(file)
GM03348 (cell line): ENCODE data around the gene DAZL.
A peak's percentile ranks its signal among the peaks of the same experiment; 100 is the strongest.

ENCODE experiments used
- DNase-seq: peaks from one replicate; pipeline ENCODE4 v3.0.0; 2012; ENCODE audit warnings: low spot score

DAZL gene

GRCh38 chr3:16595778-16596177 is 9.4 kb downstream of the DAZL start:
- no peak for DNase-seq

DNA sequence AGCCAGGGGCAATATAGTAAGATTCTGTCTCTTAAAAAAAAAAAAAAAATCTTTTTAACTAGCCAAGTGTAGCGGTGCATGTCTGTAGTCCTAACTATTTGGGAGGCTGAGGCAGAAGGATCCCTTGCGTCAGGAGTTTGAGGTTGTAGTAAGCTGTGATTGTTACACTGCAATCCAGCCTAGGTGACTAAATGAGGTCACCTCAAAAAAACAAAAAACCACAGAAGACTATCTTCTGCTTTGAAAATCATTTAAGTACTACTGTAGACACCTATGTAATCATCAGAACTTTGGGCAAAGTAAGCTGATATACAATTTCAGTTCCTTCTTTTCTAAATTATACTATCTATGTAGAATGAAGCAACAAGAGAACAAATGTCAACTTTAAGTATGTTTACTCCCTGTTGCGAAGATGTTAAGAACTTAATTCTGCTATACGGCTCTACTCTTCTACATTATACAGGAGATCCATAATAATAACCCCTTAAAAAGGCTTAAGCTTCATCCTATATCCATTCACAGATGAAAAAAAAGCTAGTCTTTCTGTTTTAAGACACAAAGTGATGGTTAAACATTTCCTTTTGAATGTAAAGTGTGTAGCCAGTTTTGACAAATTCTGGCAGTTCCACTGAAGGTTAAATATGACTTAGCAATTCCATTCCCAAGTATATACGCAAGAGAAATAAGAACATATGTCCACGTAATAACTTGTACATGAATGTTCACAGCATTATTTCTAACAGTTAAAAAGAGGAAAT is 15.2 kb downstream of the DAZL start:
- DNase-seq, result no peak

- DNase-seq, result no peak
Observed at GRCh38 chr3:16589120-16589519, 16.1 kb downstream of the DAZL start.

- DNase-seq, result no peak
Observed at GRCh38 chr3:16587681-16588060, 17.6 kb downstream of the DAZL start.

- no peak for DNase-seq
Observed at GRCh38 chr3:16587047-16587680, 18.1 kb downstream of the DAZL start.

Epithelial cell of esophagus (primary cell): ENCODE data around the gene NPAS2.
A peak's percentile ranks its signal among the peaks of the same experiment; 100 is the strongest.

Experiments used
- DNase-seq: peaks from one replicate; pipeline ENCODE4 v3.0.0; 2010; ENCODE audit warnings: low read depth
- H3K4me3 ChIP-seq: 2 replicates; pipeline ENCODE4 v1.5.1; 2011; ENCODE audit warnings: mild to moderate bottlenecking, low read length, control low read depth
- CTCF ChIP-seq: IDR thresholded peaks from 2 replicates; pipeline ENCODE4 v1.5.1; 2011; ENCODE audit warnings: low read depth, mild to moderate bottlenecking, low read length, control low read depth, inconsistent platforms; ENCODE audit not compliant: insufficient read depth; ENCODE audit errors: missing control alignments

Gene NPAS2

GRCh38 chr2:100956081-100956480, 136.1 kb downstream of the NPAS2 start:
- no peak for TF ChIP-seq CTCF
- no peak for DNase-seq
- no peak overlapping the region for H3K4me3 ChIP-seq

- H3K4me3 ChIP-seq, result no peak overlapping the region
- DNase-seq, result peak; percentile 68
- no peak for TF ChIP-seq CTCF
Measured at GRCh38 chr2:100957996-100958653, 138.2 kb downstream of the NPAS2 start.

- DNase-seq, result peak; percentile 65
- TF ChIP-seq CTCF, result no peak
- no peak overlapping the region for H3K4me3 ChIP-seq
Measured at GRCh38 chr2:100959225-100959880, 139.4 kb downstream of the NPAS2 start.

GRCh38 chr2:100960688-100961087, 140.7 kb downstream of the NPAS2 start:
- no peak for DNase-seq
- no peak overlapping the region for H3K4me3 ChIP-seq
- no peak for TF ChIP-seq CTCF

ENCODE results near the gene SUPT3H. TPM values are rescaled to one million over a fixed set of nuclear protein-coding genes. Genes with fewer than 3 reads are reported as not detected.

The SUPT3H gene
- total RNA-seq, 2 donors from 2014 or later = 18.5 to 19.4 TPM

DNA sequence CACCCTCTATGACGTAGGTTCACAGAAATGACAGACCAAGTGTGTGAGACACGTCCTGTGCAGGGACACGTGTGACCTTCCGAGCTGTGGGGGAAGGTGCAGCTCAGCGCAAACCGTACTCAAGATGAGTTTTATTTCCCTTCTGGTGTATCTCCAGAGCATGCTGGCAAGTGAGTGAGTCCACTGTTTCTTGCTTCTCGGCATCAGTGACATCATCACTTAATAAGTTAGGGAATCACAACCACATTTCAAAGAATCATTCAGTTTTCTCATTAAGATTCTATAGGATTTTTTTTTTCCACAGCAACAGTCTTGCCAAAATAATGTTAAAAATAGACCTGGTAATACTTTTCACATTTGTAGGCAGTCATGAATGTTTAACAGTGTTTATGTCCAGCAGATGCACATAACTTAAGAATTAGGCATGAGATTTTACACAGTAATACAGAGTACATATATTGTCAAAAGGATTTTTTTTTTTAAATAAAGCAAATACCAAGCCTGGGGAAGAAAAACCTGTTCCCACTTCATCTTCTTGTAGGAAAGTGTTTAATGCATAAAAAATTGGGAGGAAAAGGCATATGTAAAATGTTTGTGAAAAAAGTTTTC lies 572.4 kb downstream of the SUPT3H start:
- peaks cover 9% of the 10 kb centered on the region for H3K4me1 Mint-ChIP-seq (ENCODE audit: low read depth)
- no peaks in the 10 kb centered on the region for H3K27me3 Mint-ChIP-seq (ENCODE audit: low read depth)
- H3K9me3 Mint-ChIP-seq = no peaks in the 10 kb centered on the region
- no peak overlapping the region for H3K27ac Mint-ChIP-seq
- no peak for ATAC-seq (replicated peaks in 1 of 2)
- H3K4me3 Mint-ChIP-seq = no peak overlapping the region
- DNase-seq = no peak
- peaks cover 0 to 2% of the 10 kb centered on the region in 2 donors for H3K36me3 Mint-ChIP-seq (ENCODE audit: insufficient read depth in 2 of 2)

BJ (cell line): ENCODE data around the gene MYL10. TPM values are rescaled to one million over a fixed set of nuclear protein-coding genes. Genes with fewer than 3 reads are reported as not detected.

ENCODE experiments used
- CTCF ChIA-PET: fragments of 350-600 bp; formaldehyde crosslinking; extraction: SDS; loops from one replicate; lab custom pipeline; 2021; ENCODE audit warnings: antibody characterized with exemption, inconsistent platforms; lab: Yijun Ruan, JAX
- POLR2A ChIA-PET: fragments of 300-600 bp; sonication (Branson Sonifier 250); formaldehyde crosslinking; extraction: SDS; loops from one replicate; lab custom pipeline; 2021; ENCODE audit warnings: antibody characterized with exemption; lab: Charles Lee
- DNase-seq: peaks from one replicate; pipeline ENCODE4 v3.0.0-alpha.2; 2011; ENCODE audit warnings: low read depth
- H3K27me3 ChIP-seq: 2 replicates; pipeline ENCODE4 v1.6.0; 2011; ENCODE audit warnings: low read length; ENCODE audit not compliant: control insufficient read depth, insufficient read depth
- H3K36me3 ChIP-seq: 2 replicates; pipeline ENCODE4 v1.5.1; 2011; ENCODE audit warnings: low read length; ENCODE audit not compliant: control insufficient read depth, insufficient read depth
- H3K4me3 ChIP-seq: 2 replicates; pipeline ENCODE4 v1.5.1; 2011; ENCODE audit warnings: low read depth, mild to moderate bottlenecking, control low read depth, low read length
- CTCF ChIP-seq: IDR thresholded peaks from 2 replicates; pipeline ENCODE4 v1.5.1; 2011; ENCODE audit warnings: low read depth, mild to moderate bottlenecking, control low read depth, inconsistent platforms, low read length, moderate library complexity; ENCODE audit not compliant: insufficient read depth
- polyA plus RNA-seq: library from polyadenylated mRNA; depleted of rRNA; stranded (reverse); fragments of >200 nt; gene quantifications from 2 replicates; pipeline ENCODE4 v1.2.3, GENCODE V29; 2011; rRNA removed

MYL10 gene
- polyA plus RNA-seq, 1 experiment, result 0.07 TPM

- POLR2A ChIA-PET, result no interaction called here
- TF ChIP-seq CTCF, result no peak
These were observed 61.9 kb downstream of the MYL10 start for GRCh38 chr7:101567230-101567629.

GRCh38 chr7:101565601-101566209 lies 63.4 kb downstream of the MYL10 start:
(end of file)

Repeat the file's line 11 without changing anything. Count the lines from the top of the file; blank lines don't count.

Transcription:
Observed at GRCh38 chr3:16589120-16589519, 16.1 kb downstream of the DAZL start.